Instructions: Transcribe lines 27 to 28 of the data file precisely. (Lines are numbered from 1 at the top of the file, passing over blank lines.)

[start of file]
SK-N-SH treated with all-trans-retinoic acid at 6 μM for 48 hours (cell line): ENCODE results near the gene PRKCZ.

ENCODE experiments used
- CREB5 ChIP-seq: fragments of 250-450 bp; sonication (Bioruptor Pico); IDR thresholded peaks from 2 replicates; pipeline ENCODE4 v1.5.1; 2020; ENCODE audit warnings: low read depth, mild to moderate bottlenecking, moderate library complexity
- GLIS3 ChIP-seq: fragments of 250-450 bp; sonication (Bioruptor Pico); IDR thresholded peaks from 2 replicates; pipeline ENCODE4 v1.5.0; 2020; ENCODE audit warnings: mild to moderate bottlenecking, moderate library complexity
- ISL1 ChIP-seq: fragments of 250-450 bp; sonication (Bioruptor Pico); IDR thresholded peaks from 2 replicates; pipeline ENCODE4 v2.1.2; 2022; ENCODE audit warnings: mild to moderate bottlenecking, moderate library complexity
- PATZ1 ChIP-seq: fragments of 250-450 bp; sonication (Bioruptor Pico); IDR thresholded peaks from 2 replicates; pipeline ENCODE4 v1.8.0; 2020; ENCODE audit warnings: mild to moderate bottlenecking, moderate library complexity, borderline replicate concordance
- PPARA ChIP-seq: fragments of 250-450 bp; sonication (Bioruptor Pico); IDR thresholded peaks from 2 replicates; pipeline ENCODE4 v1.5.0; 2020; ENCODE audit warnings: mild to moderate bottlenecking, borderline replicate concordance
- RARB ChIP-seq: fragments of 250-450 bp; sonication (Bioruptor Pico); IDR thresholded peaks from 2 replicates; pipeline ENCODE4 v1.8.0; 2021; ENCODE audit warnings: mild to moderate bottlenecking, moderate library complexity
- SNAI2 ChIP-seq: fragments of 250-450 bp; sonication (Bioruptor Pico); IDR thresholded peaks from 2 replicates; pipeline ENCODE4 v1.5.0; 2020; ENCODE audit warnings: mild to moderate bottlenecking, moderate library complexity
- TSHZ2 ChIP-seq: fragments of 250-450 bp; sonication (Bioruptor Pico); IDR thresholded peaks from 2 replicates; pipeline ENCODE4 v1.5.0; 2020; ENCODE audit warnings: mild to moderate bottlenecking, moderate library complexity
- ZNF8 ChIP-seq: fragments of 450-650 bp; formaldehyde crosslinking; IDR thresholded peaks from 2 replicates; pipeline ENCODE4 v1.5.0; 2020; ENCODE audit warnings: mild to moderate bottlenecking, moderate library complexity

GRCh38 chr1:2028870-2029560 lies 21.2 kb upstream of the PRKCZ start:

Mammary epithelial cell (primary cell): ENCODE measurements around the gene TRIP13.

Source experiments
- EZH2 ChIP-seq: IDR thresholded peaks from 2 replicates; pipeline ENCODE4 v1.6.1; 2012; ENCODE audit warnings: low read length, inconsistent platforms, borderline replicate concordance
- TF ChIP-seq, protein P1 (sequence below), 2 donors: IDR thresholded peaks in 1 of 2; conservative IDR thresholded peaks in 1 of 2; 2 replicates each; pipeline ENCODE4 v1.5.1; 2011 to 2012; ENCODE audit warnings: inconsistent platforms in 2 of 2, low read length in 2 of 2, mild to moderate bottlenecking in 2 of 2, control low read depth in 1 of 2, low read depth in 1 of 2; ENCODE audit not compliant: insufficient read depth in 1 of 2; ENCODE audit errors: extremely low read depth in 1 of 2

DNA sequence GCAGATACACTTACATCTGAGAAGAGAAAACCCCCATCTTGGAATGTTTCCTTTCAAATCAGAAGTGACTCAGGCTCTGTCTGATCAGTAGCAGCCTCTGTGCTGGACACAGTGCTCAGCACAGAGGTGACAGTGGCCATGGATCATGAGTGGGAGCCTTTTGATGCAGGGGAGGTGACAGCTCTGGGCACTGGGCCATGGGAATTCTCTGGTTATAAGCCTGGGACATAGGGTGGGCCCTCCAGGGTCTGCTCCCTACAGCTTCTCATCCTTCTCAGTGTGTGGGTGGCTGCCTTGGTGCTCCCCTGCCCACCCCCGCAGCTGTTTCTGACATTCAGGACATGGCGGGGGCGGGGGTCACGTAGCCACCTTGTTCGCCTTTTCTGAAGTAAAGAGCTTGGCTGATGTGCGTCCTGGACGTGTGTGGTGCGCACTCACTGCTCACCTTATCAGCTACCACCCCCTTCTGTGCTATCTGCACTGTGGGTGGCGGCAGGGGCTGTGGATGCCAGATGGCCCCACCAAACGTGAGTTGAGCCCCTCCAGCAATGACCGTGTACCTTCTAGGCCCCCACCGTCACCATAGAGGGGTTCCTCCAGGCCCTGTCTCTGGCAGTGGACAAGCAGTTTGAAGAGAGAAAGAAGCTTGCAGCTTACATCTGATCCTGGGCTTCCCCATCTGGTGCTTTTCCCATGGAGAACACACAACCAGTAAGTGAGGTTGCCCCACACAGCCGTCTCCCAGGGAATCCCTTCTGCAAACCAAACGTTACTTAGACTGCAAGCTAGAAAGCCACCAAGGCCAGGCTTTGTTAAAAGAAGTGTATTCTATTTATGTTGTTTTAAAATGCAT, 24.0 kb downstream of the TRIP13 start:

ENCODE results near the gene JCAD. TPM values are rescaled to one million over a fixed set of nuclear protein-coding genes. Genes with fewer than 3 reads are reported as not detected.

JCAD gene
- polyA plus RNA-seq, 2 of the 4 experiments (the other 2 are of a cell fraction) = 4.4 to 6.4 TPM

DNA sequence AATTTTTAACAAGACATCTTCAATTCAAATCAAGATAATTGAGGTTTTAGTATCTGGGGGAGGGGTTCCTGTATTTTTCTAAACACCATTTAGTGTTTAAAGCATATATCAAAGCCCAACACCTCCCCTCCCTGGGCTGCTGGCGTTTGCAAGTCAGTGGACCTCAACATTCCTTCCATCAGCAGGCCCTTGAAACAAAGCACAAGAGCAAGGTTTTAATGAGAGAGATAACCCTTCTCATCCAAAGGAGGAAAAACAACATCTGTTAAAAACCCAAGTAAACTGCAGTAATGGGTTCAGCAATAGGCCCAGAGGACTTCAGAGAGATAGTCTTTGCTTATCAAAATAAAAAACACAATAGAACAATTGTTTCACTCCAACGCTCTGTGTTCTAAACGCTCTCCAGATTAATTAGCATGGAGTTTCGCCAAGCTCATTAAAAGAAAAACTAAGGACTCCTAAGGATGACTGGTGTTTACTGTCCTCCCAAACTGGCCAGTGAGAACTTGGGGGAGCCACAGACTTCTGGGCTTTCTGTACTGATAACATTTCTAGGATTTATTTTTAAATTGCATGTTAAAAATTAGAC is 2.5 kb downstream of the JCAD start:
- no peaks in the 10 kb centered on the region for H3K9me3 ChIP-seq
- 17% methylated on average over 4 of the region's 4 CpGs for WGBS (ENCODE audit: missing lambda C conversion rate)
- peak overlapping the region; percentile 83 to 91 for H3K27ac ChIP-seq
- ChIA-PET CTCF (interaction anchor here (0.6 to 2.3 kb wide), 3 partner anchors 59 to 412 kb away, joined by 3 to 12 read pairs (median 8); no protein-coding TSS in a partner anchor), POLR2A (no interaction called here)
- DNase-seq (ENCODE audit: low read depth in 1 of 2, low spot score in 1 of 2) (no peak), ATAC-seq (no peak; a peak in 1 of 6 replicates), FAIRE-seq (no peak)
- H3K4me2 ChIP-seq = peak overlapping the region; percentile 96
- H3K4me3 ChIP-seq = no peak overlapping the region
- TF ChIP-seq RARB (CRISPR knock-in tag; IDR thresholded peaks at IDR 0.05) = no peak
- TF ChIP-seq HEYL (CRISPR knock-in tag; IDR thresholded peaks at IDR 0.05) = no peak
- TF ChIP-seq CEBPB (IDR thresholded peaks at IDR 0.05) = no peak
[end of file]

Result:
- H3K4me2 ChIP-seq = peak overlapping the region; percentile 96
- H3K4me3 ChIP-seq = no peak overlapping the region